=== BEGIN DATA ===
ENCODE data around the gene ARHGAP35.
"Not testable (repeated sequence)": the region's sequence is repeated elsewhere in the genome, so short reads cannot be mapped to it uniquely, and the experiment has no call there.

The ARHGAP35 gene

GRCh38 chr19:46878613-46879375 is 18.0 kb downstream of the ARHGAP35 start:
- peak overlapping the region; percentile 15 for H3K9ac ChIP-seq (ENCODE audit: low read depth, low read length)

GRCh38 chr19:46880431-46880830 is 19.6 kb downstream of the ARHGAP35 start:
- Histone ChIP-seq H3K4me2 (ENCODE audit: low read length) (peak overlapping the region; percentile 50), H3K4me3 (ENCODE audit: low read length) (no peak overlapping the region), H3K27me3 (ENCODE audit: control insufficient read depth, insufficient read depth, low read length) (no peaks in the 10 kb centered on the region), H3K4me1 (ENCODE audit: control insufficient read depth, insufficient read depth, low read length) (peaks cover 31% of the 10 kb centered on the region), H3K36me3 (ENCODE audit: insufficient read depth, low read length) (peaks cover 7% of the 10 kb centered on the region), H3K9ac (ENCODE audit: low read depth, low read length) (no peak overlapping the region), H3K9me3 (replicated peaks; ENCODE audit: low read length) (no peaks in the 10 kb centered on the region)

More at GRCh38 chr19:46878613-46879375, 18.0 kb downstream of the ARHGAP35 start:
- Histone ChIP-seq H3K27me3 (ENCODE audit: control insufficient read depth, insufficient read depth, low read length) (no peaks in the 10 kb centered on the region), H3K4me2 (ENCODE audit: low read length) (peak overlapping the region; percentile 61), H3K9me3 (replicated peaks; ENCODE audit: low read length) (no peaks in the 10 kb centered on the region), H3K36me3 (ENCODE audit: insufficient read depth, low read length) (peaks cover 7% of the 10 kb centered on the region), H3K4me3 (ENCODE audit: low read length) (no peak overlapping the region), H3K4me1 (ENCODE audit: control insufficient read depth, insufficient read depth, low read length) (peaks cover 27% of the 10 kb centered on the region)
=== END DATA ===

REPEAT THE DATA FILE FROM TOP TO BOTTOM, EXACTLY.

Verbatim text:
ENCODE data around the gene ARHGAP35.
"Not testable (repeated sequence)": the region's sequence is repeated elsewhere in the genome, so short reads cannot be mapped to it uniquely, and the experiment has no call there.

The ARHGAP35 gene

GRCh38 chr19:46878613-46879375 is 18.0 kb downstream of the ARHGAP35 start:
- peak overlapping the region; percentile 15 for H3K9ac ChIP-seq (ENCODE audit: low read depth, low read length)

GRCh38 chr19:46880431-46880830 is 19.6 kb downstream of the ARHGAP35 start:
- Histone ChIP-seq H3K4me2 (ENCODE audit: low read length) (peak overlapping the region; percentile 50), H3K4me3 (ENCODE audit: low read length) (no peak overlapping the region), H3K27me3 (ENCODE audit: control insufficient read depth, insufficient read depth, low read length) (no peaks in the 10 kb centered on the region), H3K4me1 (ENCODE audit: control insufficient read depth, insufficient read depth, low read length) (peaks cover 31% of the 10 kb centered on the region), H3K36me3 (ENCODE audit: insufficient read depth, low read length) (peaks cover 7% of the 10 kb centered on the region), H3K9ac (ENCODE audit: low read depth, low read length) (no peak overlapping the region), H3K9me3 (replicated peaks; ENCODE audit: low read length) (no peaks in the 10 kb centered on the region)

More at GRCh38 chr19:46878613-46879375, 18.0 kb downstream of the ARHGAP35 start:
- Histone ChIP-seq H3K27me3 (ENCODE audit: control insufficient read depth, insufficient read depth, low read length) (no peaks in the 10 kb centered on the region), H3K4me2 (ENCODE audit: low read length) (peak overlapping the region; percentile 61), H3K9me3 (replicated peaks; ENCODE audit: low read length) (no peaks in the 10 kb centered on the region), H3K36me3 (ENCODE audit: insufficient read depth, low read length) (peaks cover 7% of the 10 kb centered on the region), H3K4me3 (ENCODE audit: low read length) (no peak overlapping the region), H3K4me1 (ENCODE audit: control insufficient read depth, insufficient read depth, low read length) (peaks cover 27% of the 10 kb centered on the region)